Clear For Take-Off: World Cup Aerialists Fly through the Sky at Deer Valley

PARK CITY, Utah-Australian woman Dannielle Scott and Swiss man Noe Roth jumped onto the podium on the final day of competition at the 2021 FIS Intermountain Healthcare Freestyle Ski World Cup at Deer Valley Resort Saturday.

The winning jump from the women was a back, double Full, Full, while the Men’s competitors needed a back, double Full, Full, Full to get it done. You can be bored by reading those descriptions or you can be wowed by watching the winning jumps here:

Dannielle Scott


Noe Roth


How to watch today:

Sun., Feb. 7, 8:00 pm (MST) on MSNBC, Intermountain Healthcare Freestyle International Dual Moguls World Cup – next-day broadcast

Sun., Feb. 7, 9:30 pm  (MST) on MSNBC, Intermountain Healthcare Freestyle International Aerials World Cup – next-day broadcast

Saturday’s competition took place under clear skies, and more importantly, those ever-desirable low winds.

In women’s competition, second and and third place finishers were both Americans: Winter Vinecki and Kalia Kuhn. Vinecki, 25 is from Michigan and attends the University of Utah. Kuhn is just 18 years old.

USA’s Justin Schoenefeld who hails from Indiana, took home second place in the Aerials with the same jump and degree of difficulty as the winner. In third place for the men was another Swiss athlete – 21-year-old Pirmin Werner, who also performed the same jump.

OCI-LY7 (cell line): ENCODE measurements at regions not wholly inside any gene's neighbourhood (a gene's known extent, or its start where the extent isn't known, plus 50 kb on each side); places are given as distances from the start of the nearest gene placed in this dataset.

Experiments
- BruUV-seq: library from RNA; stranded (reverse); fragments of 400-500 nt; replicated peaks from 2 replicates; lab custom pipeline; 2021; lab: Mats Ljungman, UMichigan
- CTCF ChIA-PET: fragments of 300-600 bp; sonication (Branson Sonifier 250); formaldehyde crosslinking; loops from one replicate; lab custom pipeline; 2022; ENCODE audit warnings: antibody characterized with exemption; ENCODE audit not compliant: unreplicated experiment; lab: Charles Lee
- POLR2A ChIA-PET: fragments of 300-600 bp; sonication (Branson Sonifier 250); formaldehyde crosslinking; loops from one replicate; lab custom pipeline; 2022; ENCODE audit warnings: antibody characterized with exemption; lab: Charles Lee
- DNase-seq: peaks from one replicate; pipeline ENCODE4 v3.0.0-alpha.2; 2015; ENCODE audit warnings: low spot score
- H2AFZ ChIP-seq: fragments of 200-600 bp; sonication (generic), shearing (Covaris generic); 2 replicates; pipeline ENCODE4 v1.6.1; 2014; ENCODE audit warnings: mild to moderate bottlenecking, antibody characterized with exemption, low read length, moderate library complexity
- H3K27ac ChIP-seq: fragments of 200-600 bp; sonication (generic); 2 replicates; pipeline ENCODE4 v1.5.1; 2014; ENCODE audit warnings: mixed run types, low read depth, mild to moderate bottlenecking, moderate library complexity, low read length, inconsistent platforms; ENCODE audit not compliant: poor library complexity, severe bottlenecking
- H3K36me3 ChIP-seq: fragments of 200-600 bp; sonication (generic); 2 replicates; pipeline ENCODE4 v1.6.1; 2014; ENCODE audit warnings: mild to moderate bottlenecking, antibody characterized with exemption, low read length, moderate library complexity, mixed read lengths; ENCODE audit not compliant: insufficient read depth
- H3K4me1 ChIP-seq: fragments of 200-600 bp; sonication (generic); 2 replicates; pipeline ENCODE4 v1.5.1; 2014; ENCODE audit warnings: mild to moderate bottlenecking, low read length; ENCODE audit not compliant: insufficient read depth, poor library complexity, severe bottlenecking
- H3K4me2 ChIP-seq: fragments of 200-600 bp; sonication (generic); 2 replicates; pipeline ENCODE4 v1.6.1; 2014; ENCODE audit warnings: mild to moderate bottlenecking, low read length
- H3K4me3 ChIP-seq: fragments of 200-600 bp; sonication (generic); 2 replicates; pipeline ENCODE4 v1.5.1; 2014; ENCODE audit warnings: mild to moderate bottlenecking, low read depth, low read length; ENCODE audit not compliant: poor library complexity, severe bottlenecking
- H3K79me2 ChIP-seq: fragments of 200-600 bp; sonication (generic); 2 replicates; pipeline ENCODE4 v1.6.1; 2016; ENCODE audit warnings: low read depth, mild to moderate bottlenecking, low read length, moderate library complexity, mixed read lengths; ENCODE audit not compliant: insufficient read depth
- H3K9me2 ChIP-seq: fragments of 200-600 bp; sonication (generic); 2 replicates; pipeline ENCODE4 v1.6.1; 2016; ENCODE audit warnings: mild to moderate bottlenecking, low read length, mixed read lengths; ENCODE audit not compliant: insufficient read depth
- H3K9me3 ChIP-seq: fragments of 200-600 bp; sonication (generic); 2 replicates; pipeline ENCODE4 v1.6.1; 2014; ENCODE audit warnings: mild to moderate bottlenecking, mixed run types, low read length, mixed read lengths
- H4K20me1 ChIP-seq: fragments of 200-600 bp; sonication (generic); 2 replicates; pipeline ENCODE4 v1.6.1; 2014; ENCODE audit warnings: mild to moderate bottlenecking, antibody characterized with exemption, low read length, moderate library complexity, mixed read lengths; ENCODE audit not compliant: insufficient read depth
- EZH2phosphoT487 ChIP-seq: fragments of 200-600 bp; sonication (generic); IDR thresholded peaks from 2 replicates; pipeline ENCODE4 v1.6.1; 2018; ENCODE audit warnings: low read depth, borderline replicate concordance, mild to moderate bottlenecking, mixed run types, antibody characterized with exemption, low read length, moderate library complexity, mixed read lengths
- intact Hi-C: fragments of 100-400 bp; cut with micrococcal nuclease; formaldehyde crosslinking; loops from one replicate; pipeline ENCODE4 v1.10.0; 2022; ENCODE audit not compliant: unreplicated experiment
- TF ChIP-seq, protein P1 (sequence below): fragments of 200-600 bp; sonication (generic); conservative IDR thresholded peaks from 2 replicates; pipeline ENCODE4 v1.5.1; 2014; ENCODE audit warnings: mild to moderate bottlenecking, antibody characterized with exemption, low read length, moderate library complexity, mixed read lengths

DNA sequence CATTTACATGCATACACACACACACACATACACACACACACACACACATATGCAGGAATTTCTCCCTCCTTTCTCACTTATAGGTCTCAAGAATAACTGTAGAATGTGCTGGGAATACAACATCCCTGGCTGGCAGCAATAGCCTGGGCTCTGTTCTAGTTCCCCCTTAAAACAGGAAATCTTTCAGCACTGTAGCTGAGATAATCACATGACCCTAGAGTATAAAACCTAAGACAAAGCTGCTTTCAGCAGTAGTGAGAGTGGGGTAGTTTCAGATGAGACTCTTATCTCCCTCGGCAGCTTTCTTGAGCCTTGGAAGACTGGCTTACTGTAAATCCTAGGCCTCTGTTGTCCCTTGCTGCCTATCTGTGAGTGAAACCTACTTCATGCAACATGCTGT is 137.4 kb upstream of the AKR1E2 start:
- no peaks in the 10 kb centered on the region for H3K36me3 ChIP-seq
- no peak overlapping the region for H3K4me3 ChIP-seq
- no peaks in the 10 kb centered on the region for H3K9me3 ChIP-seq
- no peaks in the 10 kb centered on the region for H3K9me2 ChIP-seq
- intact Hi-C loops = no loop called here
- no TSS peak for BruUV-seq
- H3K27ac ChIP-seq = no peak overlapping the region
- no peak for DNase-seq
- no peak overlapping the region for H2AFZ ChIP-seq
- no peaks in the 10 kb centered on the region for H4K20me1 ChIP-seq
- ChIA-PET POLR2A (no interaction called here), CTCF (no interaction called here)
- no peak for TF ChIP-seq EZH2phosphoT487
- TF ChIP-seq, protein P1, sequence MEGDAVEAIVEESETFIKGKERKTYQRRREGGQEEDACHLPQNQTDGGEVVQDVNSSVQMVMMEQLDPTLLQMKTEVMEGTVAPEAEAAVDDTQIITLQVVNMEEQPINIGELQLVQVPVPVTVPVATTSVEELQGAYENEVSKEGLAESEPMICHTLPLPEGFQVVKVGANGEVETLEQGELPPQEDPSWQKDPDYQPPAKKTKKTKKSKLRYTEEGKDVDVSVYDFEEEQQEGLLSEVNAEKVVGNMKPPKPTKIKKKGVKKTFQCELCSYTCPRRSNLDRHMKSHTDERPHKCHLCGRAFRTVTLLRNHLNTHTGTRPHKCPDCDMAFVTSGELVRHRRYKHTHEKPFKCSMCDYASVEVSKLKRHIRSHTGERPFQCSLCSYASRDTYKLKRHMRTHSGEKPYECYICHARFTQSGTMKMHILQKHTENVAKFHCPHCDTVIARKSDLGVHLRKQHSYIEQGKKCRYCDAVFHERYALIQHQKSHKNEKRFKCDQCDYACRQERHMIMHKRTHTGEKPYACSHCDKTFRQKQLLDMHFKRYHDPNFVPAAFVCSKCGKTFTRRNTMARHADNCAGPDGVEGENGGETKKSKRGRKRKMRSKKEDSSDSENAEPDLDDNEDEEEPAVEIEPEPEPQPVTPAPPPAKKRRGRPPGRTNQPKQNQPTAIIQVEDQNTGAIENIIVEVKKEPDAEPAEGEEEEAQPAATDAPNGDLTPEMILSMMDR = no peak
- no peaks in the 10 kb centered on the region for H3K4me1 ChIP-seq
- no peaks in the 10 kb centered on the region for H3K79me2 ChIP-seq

Christopher Lillis (USA) and Eric Loughgren (USA) landed in 7th and 9th.

Overall, the women of Team USA have the lion’s share of the leaderboard in the Aerials discipline of the World Cup standings:

2nd, Winter Vinecki

3rd, Megan Nick

4th, Ashley Caldwell, famous for her high degree of difficulty triple jumps, Caldwell is currently pursuing her Masters Degree at the University of Utah

5th, Kalia Kuhn


Flippin' and twistin' in Park City.
Flippin’ and twistin’ in Park City. Photo: Steven Kornreich/U.S. Ski Teamr@usskiteam // @steven_kornreich

Men’s winner Noe said, “It feels amazing. I Love this place. I’ve podiumed three times in a row here so, yeah, I’m really, really, really excited.” Women’s winner Scott said, “To come back and just win is just- I’m blown away, it’s crazy.”

Aerials athletes practice over and over and over again in a massive, modern summer swimming pool facility at Park City’s Utah Olympic Park/U.S. Olympic Committee Training Center.

Competitors ride up an individual tow-style surface lift adjacent to the man-made jumps called the “Hurricane.” It’s named after the groundbreaking jump that, beloved by Park City fans, three-time Olympian Jaret “Speedy” Peterson used to famously perform before his untimely death in 2011. Aerialists’ specialized skis don’t lend themselves effectively to the average alpine skiing needed to ski down from the top of the Carpenter lift to the course.

The athletes competing in this sport often had sport careers that derived from other sports like diving, trampoline or gymnastics; all of which contribute to developing a sense of airborne spatial awareness.


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